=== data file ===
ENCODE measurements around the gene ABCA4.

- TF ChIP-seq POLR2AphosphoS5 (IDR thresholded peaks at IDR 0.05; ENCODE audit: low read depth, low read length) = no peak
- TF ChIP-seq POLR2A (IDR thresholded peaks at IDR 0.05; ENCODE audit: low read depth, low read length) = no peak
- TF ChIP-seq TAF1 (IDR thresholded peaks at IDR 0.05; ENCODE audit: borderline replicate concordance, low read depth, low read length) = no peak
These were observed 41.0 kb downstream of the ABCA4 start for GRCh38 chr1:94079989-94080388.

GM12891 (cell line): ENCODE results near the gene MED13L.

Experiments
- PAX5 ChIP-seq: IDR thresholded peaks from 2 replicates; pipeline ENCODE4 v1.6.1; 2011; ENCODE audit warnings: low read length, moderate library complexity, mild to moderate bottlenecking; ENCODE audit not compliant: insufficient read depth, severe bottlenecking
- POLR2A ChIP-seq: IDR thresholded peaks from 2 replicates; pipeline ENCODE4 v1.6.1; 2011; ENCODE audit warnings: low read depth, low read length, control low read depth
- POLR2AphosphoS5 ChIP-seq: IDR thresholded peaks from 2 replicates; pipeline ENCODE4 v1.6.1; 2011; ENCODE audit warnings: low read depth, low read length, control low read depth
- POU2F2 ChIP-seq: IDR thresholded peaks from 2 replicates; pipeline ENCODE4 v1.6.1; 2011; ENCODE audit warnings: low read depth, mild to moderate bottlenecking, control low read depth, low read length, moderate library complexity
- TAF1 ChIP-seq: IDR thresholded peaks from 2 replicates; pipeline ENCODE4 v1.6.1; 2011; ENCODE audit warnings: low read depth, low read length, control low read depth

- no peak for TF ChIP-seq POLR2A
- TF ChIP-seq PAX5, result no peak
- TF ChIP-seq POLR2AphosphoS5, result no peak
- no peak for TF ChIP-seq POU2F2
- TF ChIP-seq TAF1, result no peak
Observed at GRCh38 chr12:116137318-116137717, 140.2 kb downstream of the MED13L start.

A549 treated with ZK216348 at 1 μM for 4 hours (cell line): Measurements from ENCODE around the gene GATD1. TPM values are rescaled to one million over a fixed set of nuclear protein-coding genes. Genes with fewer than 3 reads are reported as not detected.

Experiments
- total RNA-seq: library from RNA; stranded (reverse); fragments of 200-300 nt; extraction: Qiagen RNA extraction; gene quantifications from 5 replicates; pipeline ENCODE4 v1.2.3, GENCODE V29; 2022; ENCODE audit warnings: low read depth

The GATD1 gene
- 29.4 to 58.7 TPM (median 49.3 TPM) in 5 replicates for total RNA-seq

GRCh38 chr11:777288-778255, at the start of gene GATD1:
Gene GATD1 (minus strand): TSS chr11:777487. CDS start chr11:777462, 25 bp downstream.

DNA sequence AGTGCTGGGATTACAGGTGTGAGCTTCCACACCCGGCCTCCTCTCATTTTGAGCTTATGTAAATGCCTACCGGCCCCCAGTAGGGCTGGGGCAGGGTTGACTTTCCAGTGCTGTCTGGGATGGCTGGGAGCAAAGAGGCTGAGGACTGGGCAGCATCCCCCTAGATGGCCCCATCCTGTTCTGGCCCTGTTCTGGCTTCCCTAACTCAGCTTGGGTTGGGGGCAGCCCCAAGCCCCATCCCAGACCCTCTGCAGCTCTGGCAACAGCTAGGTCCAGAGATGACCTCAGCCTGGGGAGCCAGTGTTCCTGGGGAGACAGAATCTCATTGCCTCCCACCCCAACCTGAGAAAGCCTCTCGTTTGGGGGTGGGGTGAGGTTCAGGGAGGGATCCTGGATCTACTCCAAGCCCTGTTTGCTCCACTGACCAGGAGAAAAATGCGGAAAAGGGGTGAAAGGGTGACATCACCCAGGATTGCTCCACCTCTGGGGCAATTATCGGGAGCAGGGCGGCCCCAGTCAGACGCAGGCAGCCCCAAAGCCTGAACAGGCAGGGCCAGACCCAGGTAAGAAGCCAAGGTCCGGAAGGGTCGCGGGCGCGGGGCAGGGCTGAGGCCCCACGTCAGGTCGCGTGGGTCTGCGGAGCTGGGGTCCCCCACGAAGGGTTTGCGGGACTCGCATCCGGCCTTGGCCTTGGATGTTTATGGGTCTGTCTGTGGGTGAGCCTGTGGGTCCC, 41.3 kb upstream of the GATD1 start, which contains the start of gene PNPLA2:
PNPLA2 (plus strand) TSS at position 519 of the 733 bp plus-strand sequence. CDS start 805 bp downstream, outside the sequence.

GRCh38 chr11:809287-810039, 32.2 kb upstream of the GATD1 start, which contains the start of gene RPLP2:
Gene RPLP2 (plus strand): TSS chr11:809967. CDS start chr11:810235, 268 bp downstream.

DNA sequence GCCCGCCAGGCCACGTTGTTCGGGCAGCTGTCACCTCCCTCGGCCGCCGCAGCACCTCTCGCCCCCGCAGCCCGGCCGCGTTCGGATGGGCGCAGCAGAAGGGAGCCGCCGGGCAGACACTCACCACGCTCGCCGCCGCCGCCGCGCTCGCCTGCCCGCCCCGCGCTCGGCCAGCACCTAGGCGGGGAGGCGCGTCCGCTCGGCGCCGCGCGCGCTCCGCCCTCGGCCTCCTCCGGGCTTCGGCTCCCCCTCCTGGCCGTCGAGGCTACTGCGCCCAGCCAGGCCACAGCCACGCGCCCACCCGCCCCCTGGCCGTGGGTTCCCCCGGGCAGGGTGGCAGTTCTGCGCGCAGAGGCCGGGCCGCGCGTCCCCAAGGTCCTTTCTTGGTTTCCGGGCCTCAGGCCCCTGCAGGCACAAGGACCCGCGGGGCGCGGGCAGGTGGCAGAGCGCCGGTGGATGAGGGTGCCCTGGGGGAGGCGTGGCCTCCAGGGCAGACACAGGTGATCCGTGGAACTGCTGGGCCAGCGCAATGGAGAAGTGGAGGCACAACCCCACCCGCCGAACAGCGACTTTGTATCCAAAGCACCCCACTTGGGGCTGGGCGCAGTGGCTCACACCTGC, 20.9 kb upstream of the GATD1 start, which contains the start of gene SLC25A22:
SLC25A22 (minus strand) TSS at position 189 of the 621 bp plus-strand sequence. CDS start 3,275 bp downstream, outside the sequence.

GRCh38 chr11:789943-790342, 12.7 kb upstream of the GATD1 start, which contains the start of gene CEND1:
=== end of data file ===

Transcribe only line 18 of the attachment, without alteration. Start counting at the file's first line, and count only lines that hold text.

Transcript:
Observed at GRCh38 chr12:116137318-116137717, 140.2 kb downstream of the MED13L start.